A quick recipe for effective status reporting in large complex programs: Part II – Close the communication loop
In my earlier blog on effective status reporting, I shared the importance of making status reporting an integral part of program planning and having a structured approach to keeping clients updated of the program status. In this blog let us go a step further to understand how effectively we can close the communication loop once the report is sent to the client.
- Follow-through after sending the report. Now that the report has been generated and sent on time, based on a standard agreed format, its recommended that the project manager follows it up with a quick check (either in person or a separate email or over the call) to see if the recipients have any queries on the report. Such follow-throughs, at least during the initial stages of the project, help in ironing out any difference of opinions or the status of the project. The frequency of these checks can reduce over the passage of time – you can start with doing it after every status report for the first 2-3 weeks and then perhaps after the last report of the month during the later stages. A complementary practice is to schedule monthly (or even quarterly) review meetings to look at the cumulative progress of the project till date.
- Always adhere to the committed time. Timing is everything. If the commitment was to send out the status report every Friday afternoon, then Friday afternoon it is – no further, no later. Ensuring that the report always reaches the client on a particular day and time of a week helps in building the trust factor. If the project manager is the designated person to send the report and for some reason (s)he is not available on the day the report is to be sent, have someone designated to send on his/her behalf to the client. This gives the impression to the client that the project is process-oriented and not person dependent. Another point worth mentioning here is the concept of doing ad-hoc report (if the situation demands) instead of waiting for the agreed frequency to kick in.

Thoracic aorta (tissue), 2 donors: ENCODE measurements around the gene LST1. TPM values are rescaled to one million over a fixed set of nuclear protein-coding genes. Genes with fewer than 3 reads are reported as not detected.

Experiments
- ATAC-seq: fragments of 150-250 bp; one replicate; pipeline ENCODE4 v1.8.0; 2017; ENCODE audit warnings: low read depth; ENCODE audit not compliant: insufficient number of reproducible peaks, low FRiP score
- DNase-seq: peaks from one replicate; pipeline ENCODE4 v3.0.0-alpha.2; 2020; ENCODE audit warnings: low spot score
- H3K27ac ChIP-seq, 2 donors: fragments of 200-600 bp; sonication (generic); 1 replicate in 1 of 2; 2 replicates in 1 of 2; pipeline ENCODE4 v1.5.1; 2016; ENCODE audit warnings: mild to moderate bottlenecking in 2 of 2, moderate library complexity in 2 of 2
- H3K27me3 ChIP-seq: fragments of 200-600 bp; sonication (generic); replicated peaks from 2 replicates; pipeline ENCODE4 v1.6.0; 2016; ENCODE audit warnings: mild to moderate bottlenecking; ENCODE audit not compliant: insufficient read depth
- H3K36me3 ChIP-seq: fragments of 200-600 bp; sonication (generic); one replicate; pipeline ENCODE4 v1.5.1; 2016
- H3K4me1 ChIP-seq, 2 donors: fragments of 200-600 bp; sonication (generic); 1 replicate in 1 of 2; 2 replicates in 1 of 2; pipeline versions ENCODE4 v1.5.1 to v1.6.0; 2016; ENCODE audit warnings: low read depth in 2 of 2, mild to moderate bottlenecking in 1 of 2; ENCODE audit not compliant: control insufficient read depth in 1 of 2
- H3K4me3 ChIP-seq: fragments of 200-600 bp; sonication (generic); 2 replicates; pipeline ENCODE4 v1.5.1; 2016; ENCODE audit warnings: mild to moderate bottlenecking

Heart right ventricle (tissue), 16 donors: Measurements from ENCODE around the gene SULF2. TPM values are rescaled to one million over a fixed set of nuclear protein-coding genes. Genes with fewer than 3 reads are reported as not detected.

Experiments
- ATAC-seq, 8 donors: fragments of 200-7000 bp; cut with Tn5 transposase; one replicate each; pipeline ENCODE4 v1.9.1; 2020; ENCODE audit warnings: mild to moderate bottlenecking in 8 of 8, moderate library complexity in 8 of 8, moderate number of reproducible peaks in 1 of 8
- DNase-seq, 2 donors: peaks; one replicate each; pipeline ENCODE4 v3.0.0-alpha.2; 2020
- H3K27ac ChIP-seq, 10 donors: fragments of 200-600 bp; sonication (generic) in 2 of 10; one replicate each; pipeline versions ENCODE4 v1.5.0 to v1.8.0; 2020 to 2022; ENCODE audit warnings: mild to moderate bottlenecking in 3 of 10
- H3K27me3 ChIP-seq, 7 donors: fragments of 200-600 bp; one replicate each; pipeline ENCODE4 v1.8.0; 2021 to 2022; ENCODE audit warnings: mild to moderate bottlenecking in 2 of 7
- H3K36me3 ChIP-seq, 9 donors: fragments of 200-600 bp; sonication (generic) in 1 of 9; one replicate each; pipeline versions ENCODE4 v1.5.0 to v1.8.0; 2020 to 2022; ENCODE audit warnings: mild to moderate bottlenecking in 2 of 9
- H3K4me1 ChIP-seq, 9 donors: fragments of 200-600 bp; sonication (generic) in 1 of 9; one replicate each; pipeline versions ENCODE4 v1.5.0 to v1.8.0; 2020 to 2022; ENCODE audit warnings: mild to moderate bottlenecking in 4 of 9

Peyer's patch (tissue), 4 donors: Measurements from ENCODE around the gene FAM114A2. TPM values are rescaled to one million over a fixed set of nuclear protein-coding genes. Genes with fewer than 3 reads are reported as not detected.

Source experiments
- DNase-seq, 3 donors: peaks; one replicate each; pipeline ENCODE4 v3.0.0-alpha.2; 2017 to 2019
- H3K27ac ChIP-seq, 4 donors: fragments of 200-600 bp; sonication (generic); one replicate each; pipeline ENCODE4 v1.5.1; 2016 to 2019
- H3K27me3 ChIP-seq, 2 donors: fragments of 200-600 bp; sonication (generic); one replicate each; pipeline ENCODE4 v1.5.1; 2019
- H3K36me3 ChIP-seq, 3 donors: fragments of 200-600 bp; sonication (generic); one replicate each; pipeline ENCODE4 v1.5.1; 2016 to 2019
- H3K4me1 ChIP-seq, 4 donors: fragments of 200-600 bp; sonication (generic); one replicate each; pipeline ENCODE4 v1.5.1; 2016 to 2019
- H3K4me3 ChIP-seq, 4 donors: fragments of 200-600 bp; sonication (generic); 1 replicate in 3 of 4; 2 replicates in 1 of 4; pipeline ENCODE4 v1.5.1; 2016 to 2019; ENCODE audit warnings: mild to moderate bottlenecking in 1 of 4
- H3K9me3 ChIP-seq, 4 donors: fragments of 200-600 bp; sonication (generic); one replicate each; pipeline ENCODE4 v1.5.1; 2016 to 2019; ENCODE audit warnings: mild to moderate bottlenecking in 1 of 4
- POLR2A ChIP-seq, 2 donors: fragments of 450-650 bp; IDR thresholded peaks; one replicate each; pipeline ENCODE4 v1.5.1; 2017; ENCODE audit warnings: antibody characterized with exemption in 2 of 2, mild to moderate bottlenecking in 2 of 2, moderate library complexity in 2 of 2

- Automate as much as possible. Although this may not be possible always, however it is a good habit to try and cultivate. Imagine without having to spend even a single minute in data collection and consolidation before sending the status report. Imagine the status report being generated at the click of a button. Imagine having a link to “export to PDF” or “export to XLS” option. Imagine having an option to email the exported report without having to spend any time in collecting or validating the data for the report. It not only saves time, it also ensures that no human error creeps into the reports. Many contemporary project/portfolio management tools have an option to at least generate basic report information at the click of a button. It might actually make sense in investing to build a tool to generate a status report from existing project management tools. The report generation can be based on a time period selected or for a certain week of project execution. Clients have a tendency to trust reports exported from a tool as opposed to custom written PPT/XLS/DOC reports since data cannot be falsified in such reports. If not the entire report, at least the quantitative metrics section of the report could be automated to save time and indicate integrity of data. Further, workflow automation can also potentially eliminate any delays in the timelines through proactive alerts.
- Seek feedback, feed-forward and refine. Like any other process, even the status reporting process should follow a P-D-C-A cycle (Plan, Do, Check, Act). Always seek feedback and feed-forward from all stakeholders affected. Try and understand if the status report is serving the purpose or if any refinements are needed to make it effective.
Effective communication is a key for successful project execution, which entails sharing the right information with the right people in a timely manner. Large programs usually involve multiple stakeholders / vendors / partners and result in huge losses if things go awry. A status report is a great tool to avoid communication gaps. These 7 traits will surely help in making the status reporting exercise fail-proof and effective. If there is one thing that any client would demand from a vendor/partner is “total unadulterated honesty”. One of the biggest challenges is that we always look at the client as being on the other side of the table. The focus should be on building the faith and trust of the customer through effective collaboration. Honest and effective communication goes a long way to achieve that. Bring the client on your side by being honest and transparent so that you sink or swim together.